Although behavior analysis has been criticized for failure to account for response novelty, many common behavior-analytic concepts and processes (e.g., selectionism, the operant, reinforcement, and stimulus control) assume variability both in the environment and in behavior. The importance of the relation between variability and novelty, particularly for verbal behavior, is discussed, and concepts used to account for novel behavior are examined. Experimental findings also are reviewed that suggest that variability in behavior can come under discriminative control, and these findings are applied to describe novel instances of behavior that may arise during problem solving. We conclude that variations provided and selected by the terms of the three-term contingency are powerful means for understanding novel behavior.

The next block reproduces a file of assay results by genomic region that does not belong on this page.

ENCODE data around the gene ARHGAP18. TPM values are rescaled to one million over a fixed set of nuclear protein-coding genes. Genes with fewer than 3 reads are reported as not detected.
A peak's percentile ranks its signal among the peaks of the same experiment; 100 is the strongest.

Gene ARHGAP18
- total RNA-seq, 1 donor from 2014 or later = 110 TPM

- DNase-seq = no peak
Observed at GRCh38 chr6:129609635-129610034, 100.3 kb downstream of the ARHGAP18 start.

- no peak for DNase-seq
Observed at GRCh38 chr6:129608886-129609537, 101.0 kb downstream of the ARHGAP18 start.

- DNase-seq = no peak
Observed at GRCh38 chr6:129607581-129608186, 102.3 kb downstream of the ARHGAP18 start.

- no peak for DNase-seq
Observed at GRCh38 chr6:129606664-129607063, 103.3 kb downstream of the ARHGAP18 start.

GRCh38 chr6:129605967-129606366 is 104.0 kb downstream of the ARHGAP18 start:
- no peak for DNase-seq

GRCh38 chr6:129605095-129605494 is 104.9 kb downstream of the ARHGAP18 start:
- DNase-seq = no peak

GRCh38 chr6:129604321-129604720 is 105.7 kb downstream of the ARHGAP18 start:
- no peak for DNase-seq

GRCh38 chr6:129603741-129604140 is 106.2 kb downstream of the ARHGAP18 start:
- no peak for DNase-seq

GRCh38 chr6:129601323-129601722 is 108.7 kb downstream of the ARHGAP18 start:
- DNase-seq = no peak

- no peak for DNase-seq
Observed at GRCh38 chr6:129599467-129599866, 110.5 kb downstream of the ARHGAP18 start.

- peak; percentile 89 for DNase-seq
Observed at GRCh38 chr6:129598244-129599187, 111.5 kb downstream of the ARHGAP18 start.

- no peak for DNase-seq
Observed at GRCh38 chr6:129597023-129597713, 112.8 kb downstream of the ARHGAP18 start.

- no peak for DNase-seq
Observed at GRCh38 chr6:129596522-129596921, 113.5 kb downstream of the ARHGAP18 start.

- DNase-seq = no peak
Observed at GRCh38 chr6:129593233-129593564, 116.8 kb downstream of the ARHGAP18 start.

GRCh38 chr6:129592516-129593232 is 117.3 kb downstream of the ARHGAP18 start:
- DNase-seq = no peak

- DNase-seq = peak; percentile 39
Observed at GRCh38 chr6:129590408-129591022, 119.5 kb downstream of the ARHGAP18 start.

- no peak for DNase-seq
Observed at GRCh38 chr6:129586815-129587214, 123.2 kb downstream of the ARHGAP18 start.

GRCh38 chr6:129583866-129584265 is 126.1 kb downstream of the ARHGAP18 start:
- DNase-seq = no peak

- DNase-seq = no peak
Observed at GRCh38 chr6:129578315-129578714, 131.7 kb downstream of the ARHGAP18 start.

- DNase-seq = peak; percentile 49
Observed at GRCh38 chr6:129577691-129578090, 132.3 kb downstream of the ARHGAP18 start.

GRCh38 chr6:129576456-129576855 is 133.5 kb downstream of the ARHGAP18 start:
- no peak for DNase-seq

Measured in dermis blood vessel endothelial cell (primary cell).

Novelty, Stimulus Control, and Operant VariabilityThe Behavior Analyst
PublisherAssociation for Behavior Analysis International
Citation InformationShahan, T. A., & Chase, P.N. (2002). Novelty, stimulus control, and operant variability. The Behavior Analyst, 25,175-190.